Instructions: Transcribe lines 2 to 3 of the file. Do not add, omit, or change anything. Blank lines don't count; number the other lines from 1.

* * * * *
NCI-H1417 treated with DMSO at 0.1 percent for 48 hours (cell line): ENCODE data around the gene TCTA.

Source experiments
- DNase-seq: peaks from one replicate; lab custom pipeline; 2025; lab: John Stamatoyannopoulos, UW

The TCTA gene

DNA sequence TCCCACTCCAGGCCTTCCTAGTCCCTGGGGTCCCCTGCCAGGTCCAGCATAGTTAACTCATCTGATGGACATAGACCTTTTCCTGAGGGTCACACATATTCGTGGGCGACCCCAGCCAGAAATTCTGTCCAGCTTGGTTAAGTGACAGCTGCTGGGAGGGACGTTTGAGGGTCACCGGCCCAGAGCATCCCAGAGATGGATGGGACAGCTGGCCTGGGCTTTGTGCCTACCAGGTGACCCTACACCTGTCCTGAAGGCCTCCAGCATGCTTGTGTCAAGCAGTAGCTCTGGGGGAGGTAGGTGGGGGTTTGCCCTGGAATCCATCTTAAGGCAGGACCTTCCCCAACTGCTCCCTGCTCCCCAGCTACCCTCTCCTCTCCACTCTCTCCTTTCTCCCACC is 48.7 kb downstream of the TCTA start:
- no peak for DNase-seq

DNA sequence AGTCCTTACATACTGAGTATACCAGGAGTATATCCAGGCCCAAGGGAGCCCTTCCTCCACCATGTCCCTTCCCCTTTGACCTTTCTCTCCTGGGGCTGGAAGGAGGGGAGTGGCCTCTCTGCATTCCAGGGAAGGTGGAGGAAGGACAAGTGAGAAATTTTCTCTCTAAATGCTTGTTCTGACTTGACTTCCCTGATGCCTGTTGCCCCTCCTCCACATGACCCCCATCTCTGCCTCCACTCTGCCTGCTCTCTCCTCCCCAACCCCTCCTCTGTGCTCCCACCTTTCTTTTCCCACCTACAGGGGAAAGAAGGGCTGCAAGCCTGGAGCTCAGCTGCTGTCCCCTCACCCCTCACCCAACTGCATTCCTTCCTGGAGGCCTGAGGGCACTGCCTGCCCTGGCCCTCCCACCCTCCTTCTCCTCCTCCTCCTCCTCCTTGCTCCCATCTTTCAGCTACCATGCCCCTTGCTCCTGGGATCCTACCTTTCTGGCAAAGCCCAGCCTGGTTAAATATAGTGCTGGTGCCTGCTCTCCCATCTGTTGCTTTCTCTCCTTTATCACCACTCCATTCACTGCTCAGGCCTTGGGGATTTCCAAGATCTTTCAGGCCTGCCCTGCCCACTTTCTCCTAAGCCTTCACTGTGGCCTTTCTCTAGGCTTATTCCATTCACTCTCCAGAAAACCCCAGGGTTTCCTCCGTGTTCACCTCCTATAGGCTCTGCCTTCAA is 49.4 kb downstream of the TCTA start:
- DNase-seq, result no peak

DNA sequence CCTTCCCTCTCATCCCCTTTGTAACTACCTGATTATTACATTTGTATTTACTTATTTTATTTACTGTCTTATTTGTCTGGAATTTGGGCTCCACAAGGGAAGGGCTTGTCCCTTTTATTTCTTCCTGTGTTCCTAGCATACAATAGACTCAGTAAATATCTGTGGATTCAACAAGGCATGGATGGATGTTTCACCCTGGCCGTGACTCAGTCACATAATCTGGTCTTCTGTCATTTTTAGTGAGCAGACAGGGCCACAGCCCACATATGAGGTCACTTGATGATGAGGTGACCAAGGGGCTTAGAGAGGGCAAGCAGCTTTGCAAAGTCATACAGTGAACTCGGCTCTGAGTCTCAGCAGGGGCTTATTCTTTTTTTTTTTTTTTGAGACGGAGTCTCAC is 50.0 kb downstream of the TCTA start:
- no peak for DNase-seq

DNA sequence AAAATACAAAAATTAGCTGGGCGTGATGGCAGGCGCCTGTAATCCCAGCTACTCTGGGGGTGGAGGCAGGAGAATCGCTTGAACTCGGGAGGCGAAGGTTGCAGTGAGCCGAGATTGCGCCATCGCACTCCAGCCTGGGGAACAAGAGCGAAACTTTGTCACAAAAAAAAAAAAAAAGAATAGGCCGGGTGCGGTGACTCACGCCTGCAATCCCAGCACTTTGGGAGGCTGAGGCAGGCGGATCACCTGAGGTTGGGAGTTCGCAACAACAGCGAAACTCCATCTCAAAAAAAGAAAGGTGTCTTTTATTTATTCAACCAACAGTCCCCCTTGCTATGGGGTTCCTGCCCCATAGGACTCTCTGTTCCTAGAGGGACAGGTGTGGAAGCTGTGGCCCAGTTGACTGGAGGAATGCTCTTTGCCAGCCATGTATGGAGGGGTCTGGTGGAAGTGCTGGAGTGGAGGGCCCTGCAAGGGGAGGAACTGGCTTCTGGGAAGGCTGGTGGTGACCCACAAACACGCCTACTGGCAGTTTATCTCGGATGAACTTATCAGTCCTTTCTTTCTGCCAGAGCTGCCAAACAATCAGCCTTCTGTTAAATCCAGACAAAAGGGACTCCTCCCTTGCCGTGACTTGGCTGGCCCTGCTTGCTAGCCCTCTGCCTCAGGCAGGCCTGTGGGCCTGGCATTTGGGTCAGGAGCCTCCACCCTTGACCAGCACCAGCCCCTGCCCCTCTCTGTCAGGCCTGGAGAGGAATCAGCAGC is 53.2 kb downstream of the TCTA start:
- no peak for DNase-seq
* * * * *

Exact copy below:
Source experiments
- DNase-seq: peaks from one replicate; lab custom pipeline; 2025; lab: John Stamatoyannopoulos, UW